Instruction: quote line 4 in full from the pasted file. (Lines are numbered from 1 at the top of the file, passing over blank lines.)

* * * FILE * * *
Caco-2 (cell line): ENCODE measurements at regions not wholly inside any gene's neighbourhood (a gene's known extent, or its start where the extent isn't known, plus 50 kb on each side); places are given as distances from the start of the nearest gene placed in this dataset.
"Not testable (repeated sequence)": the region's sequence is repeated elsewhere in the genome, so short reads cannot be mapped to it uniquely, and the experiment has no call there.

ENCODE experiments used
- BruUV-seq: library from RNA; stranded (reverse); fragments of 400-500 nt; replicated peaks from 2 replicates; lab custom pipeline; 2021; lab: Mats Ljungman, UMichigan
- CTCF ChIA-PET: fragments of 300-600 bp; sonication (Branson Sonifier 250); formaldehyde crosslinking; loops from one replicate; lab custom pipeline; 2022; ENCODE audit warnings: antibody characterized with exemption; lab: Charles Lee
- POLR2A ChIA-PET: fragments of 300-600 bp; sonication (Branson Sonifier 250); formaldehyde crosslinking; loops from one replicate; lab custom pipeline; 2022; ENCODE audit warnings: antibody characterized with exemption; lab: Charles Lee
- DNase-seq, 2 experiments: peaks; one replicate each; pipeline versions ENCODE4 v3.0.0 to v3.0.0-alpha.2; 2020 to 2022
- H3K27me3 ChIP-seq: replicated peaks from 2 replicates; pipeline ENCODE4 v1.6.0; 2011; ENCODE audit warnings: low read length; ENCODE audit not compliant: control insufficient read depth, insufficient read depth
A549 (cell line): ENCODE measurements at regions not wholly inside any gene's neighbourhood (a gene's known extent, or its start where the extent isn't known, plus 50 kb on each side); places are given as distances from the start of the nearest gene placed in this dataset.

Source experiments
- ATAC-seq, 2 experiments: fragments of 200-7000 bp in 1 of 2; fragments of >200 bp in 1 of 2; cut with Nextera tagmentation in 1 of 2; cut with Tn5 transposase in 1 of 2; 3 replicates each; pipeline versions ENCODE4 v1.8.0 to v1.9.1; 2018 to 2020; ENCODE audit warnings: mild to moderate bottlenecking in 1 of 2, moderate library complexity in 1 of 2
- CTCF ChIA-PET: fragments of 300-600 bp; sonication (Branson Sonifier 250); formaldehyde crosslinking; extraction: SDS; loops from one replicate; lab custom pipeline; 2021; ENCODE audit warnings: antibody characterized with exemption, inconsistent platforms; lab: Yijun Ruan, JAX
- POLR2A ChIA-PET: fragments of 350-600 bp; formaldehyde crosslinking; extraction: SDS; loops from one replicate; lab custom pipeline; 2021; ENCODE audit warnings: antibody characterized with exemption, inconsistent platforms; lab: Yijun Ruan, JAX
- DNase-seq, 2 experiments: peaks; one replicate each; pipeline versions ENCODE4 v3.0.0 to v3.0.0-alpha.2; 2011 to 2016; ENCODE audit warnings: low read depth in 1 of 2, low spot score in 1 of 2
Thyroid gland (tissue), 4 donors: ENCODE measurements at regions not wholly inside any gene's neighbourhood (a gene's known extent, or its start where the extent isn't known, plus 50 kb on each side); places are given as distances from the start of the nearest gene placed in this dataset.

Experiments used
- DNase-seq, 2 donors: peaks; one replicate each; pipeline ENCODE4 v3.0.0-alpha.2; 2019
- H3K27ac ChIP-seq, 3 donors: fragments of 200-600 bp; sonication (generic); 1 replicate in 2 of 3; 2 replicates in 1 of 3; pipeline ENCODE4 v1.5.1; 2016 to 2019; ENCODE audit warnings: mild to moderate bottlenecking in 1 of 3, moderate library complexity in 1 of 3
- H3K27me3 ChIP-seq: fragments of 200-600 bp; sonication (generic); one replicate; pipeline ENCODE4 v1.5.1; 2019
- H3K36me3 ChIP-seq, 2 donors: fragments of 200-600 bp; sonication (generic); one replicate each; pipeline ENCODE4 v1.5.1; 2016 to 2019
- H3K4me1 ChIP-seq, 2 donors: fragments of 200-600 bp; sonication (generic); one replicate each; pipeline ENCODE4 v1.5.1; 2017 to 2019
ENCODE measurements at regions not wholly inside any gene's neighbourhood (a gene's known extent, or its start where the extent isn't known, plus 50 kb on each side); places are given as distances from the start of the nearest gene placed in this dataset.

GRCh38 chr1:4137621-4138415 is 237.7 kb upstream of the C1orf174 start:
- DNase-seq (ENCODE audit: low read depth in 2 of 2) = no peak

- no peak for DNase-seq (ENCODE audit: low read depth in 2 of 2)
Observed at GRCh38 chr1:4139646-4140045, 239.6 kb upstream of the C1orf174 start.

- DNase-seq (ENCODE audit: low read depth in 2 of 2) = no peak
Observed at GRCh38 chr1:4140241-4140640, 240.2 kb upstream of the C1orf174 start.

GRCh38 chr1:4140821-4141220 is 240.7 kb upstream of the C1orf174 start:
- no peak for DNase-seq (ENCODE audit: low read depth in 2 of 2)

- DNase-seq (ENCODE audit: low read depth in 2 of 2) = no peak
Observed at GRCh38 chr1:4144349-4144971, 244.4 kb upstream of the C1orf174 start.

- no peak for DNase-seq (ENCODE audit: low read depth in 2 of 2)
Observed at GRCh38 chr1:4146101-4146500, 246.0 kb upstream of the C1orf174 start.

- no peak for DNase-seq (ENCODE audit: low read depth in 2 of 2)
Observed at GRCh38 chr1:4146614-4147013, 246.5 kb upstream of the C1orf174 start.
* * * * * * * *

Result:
- BruUV-seq: library from RNA; stranded (reverse); fragments of 400-500 nt; replicated peaks from 2 replicates; lab custom pipeline; 2021; lab: Mats Ljungman, UMichigan